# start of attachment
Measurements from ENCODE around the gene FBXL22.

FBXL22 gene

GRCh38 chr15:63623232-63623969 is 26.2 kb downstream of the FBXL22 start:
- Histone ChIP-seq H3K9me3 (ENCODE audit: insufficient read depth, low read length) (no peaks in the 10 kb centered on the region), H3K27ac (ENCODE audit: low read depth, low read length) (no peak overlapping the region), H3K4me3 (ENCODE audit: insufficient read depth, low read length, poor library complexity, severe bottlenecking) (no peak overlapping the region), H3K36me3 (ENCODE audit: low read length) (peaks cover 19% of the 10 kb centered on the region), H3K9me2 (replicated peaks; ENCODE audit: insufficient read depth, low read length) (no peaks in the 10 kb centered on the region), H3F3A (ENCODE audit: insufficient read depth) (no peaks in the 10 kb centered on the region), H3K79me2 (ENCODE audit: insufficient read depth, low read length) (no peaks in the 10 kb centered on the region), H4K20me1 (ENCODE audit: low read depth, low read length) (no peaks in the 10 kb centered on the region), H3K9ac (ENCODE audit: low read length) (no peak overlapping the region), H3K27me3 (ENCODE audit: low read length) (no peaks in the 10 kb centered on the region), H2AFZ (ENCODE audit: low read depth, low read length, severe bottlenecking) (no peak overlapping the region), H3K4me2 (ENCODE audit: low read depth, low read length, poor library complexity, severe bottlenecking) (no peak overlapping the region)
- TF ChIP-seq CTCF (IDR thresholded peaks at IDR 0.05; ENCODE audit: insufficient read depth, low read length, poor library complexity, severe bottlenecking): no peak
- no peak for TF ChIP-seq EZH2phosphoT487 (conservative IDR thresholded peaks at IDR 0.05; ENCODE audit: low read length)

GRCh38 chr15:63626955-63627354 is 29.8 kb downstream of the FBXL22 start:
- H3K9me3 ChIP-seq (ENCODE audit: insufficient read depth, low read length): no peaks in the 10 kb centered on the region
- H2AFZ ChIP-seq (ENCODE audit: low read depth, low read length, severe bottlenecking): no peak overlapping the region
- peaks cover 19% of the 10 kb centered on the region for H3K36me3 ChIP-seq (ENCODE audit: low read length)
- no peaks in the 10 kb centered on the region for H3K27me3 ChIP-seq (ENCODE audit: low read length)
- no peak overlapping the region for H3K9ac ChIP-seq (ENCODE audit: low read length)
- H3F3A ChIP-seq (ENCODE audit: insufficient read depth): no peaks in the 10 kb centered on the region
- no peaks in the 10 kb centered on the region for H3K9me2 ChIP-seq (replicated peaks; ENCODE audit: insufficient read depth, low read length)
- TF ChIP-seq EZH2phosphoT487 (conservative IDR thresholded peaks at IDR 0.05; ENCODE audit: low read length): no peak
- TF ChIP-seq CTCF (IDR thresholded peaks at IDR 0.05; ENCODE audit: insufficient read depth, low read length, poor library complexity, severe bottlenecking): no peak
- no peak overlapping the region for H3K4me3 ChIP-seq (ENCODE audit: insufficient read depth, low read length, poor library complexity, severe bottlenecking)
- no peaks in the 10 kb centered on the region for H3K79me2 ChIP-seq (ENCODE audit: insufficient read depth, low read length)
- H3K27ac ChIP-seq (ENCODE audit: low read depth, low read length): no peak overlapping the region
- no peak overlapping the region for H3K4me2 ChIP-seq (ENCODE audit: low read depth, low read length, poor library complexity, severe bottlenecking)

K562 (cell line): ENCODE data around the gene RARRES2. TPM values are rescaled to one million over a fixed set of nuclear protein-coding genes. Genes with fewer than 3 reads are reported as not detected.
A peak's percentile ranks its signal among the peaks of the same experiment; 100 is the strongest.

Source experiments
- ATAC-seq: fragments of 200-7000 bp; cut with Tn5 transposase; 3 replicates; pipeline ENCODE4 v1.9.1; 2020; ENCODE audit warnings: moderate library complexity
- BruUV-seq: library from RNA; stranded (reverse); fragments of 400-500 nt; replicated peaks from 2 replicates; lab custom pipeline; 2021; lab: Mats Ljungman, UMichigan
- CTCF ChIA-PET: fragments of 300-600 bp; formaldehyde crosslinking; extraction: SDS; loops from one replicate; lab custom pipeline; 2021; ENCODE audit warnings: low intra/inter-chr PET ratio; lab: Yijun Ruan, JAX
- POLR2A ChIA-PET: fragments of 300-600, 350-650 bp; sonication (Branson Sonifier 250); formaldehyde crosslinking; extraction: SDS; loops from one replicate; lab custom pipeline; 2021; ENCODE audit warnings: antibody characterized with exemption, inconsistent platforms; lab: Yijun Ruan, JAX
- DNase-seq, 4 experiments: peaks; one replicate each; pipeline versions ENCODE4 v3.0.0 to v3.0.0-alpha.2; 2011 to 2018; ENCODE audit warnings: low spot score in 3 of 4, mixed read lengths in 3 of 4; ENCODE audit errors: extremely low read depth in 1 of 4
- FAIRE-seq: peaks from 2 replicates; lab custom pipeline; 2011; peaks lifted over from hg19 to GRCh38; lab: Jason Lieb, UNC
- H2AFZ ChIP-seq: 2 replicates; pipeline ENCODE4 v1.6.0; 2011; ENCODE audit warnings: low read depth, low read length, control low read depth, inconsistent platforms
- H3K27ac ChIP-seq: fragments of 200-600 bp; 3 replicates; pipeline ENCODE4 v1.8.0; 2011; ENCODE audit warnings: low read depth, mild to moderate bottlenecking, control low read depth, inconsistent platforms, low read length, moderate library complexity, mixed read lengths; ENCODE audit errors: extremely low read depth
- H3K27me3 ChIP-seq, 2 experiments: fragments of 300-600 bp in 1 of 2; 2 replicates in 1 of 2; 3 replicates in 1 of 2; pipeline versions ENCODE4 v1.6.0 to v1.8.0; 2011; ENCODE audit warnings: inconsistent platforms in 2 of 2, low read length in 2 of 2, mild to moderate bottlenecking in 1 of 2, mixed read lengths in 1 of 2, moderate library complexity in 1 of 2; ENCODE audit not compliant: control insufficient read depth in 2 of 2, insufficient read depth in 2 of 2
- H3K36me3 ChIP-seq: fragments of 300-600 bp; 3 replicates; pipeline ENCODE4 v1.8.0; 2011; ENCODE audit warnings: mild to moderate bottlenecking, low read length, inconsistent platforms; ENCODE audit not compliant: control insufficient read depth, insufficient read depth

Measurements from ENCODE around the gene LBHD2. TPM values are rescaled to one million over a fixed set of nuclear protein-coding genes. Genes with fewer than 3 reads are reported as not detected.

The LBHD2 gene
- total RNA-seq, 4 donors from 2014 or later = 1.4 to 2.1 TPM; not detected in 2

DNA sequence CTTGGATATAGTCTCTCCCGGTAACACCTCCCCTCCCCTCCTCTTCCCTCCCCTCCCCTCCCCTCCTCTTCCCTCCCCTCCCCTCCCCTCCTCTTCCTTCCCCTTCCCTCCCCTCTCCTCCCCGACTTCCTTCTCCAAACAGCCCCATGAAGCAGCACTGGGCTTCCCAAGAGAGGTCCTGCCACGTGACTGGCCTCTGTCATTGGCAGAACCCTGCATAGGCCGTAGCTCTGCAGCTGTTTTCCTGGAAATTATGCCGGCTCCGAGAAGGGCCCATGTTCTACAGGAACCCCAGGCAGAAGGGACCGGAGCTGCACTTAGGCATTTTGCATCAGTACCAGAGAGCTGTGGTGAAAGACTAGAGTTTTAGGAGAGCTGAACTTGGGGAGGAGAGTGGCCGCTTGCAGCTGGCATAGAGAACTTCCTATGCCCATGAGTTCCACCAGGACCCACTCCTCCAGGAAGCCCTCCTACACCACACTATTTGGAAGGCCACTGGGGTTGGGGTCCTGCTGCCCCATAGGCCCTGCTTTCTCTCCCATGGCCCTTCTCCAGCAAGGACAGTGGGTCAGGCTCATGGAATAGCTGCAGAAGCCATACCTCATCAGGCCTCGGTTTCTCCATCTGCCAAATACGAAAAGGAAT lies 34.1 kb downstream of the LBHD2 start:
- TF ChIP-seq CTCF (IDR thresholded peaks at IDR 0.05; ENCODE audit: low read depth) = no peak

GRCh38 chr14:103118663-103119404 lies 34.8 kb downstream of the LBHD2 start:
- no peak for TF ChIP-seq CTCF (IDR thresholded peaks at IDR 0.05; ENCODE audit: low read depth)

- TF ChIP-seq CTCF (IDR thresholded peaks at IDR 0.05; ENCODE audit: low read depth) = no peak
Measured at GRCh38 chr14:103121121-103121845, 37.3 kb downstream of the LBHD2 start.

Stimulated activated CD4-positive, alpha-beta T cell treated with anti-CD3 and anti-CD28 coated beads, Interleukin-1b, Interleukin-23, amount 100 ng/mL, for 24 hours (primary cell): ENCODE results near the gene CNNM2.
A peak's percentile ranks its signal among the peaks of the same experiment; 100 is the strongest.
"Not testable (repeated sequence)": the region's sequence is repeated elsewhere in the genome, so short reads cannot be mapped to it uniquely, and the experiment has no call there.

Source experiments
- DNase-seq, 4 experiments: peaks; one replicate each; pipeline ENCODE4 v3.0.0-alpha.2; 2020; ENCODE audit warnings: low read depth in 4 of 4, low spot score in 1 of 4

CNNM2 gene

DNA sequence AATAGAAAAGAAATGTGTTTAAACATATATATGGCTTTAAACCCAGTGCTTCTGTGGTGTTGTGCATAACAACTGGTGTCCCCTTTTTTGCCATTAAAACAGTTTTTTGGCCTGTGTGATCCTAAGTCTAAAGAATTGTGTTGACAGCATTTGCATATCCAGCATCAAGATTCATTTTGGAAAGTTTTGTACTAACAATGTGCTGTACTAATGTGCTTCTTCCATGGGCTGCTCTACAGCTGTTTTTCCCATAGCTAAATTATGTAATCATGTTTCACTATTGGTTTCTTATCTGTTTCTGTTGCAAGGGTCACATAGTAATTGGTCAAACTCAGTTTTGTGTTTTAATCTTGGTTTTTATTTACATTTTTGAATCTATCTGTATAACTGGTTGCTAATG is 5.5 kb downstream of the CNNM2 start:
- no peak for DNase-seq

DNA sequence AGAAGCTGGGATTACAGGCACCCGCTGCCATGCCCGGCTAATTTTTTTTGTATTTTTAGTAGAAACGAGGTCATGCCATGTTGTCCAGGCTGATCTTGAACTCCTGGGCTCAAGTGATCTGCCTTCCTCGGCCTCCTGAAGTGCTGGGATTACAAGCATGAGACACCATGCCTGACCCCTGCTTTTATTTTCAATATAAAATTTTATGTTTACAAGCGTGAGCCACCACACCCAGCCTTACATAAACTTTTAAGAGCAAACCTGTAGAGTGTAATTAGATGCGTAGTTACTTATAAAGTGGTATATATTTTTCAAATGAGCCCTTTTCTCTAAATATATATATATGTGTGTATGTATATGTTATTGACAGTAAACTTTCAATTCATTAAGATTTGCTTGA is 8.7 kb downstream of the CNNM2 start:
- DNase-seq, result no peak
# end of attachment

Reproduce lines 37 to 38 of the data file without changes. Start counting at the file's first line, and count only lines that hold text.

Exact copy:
DNA sequence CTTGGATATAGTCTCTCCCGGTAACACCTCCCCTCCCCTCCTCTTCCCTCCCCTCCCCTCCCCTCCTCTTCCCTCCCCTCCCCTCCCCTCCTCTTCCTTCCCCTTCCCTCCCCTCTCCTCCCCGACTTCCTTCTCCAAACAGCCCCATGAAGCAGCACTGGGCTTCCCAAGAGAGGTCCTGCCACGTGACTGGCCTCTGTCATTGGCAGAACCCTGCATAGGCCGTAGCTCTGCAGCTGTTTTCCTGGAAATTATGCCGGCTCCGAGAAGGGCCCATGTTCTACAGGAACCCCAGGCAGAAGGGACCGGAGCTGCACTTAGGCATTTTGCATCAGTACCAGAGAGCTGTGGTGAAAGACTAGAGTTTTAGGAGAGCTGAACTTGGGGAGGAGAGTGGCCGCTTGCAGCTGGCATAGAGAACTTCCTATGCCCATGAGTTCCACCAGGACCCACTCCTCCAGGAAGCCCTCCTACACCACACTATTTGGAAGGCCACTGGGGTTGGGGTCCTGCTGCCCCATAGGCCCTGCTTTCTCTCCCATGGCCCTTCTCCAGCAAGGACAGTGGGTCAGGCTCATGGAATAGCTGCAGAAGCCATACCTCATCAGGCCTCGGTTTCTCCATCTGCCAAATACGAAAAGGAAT lies 34.1 kb downstream of the LBHD2 start:
- TF ChIP-seq CTCF (IDR thresholded peaks at IDR 0.05; ENCODE audit: low read depth) = no peak